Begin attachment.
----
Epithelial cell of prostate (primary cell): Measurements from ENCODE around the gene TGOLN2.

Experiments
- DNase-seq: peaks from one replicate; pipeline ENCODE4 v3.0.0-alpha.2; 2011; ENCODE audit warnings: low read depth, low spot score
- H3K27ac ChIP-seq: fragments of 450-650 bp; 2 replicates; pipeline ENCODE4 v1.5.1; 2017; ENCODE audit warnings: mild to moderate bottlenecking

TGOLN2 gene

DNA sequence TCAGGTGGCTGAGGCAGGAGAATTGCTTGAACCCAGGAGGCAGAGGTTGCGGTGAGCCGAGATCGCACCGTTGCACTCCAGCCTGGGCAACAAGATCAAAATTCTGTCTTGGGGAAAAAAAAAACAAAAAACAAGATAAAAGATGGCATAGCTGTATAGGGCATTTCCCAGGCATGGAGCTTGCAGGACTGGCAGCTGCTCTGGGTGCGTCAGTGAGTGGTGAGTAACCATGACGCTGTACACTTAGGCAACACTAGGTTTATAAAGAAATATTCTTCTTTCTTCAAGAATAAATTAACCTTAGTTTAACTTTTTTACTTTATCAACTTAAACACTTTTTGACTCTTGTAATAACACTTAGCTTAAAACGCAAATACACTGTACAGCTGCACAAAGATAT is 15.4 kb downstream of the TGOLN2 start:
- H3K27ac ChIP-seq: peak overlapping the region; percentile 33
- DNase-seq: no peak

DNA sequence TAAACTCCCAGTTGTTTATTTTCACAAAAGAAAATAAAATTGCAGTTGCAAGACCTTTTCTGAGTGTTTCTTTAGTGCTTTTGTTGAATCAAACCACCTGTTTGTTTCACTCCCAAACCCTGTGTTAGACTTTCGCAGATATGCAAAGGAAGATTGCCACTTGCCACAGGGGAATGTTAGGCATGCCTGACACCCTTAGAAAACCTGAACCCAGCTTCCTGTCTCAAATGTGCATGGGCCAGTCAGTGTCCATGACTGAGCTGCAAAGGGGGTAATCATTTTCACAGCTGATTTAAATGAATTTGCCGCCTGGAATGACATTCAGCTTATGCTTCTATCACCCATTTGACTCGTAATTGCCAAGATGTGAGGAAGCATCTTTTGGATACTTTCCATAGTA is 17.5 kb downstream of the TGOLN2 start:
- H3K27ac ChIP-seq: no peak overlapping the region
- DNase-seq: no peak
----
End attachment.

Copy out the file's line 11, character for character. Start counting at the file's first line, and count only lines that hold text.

- DNase-seq: no peak